Seeing Humanity Uncensored: Wheelchairs at the Red Carpet - The Mobility Resource

I’ve been asked this week to evaluate a troubling yet apparent problem in today’s entertainment media. Thankfully, this problem isn’t as dangerous as most of them are, like desensitized violence (note I said desensitized; regular violence, coming from author to screenwriter, is sometimes a part of great storytelling), gratuitous and dehumanizing oversexualization, occasional lack of celebrity philanthropy and of course, more casually speaking, just plain old want for originality once more.

No, today, speaking as an ardent film lover both in industry and in art, I have been asked to discuss (quick, glance back up at the web address, what do you think this article will be?) handicapped presence in Hollywood.


It’s natural, both as a reader or a viewer, to crave characters which you can relate to as you root for them. I’ve learned that everything, be it writing, speechmaking and even socializing in general is more successful when you 1) Make accessible your heart and 2) Crucially incorporate your audience. When I had to make a speech accepting an award for fundraising efforts I granted my late service dog’s nonprofit, I did this in the exact spirit of Mr. Rogers, who, upon accepting his Life Achievement Award, took with him a watch and asked the crowd to ponder in silence the unsung heroes in their lives who brought them to where they are today. Doing this both then and when I spoke evoked the emotion and personal beauty in their lives, which was thus projected upon Mr. Roger’s beautiful spirit and my quite unworthy one at the podium as well.


It’s for this reason that there is a justifiable want for stronger disabled presence in what we watch in film and television every day. Impairment and medical challenges should in no way deter the strength and eligibility of a protagonist or hero; nay, it should heighten it.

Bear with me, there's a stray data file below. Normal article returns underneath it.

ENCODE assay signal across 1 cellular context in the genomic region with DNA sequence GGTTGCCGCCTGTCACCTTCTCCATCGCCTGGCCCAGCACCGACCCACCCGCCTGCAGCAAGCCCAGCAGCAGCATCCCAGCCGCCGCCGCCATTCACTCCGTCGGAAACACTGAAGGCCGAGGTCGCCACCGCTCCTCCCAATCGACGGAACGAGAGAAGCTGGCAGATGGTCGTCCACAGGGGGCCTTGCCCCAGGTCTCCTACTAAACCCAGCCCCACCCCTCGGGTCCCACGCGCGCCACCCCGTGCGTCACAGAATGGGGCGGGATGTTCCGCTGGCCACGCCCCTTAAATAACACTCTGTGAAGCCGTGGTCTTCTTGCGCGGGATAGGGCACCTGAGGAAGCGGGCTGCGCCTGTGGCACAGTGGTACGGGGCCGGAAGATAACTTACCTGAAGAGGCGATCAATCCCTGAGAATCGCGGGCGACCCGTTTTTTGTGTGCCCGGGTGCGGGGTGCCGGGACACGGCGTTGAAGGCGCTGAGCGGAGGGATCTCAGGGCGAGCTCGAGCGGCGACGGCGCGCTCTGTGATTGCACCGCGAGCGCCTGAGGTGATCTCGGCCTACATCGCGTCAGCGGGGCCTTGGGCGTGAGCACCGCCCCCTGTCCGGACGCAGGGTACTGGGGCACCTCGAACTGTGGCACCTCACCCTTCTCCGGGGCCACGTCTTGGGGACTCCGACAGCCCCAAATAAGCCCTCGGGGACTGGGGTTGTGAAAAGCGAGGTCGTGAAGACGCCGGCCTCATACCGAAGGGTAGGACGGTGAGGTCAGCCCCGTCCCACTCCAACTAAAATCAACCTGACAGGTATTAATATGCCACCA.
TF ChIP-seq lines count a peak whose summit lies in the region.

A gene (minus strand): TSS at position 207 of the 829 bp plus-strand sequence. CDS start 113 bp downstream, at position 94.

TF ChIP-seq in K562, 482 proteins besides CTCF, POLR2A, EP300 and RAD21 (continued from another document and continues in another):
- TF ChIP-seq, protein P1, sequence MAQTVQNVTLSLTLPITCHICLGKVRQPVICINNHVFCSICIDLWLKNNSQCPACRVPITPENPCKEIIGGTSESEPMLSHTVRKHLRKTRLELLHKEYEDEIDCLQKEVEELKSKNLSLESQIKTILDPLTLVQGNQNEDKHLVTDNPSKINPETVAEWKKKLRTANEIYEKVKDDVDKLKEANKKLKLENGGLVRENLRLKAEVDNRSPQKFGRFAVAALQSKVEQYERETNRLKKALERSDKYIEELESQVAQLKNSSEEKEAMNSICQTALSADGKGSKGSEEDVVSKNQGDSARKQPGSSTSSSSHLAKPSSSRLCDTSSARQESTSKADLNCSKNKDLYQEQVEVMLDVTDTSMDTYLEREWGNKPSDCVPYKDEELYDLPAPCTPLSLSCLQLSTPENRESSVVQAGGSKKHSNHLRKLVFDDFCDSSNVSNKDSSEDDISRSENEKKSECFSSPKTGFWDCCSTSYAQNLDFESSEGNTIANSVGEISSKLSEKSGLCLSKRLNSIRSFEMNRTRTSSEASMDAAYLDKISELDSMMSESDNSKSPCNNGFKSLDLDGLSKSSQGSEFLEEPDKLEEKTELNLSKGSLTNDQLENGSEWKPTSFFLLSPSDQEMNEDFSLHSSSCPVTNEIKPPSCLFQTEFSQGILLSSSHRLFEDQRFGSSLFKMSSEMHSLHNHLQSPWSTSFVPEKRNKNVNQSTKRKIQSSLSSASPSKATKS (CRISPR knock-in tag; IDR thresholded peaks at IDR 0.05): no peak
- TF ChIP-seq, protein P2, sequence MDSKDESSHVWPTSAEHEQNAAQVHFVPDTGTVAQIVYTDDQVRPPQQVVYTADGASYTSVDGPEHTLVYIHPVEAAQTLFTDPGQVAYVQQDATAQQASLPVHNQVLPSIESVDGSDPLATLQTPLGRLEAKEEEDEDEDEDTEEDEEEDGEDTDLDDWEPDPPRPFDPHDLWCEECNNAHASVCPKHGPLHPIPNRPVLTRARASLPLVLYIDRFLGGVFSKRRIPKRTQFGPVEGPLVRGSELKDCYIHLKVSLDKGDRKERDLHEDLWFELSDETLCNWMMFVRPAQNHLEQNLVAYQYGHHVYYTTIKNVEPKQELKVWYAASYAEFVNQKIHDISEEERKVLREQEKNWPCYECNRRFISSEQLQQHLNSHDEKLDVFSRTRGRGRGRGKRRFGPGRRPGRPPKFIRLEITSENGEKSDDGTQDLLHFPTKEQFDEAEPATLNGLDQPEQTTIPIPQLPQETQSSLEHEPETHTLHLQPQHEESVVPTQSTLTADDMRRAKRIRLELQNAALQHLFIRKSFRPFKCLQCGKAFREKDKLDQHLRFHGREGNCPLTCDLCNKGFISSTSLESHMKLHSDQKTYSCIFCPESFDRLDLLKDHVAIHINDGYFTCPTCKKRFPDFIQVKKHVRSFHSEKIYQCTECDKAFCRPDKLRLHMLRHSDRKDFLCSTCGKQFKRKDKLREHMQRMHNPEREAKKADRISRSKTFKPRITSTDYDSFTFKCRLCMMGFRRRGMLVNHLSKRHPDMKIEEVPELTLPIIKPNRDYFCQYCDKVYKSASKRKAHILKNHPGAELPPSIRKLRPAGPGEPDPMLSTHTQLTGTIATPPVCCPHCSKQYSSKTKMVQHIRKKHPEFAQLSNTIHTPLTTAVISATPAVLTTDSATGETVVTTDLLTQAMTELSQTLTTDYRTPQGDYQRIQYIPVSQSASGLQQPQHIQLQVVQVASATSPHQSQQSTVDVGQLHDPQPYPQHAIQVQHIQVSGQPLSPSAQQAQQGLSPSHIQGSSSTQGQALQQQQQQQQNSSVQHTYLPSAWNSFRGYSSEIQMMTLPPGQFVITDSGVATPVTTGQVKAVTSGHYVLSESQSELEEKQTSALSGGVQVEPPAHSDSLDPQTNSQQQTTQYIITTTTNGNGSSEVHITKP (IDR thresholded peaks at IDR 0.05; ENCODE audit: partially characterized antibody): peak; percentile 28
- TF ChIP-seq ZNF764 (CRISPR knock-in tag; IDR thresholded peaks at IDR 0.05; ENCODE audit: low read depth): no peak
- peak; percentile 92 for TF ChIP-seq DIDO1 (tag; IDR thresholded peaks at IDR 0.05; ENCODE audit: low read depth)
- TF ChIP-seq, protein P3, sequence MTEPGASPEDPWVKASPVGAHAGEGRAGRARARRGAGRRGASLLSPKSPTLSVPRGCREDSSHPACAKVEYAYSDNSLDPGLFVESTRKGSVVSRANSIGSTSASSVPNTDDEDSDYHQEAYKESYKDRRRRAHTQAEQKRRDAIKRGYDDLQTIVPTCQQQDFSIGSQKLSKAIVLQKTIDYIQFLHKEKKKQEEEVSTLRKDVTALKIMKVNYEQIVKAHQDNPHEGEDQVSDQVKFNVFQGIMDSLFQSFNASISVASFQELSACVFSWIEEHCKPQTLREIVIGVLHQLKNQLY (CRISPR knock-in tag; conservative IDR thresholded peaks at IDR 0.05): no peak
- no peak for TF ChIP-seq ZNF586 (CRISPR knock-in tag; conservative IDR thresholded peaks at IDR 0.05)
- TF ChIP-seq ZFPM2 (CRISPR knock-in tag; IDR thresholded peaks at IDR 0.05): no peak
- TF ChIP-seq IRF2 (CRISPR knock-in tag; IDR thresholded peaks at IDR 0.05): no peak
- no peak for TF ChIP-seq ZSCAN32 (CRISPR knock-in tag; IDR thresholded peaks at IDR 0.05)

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But we’re not entitled to lamenting just yet as there are attempts at honorably portrayed TV characters. There’s that fellow from Glee. Let’s not forget someone who really IS an intensely awesome disabled actor, Ricardo Montalban, who played the grandfather from Spy Kids, people…

But it does seem that we are the “token” handicapped character much like the “token nod to Hanukkah” in Christmas movies.

One complaint I’ve heard is that, while there is some effort to diversify the handicapped characterization, rarely does one who is actually disabled play said character.

Well. I’ve not seen a lot of movies where someone who is actually a WWII veteran play a WWII veteran, same as those who are actually football players don’t usually play the star football player in the film. This doesn’t bother me as greatly as it seems to bother others (although one thing I am mildly ruffled by is the fact that, even when wheelchairs are included in pop culture, it seems the manual chair is the only socially acceptable one rather than the big metal beasts I tear around in).

I do wish, passionately, that there were more wheelchair-bound actors, just for the sake of the art itself and those who wish to participate in it. I know of very few such actors, if any. But in order for this to be changed, the nature of which we writers write must be changed first. In all eight of my novels, and of course my three children’s books, debility is never the plot but a theme; never a focus but a reality. I am beyond proud to say I have characters with all sorts of challenges, not exclusively disability ones. I have a deaf character. I have those who battle with faith. One with a metal leg from the knee down. One with a mental illness. One wheelchair-bound. One with PTSD and emotional infirmity. One suffering forty years of loneliness. One who struggles with belonging due to his sexuality. We need to be more courageous in our writing and more willing to build characters with a few missing blocks. To see humanity uncensored. As they say, only with cracks does the light shine through.

Because I know that in us all, there is a disability of some sort.

Thank God. A chance to overcome.

So, does it grind your gears that handicapped characters are almost never played by our crippled brethren?

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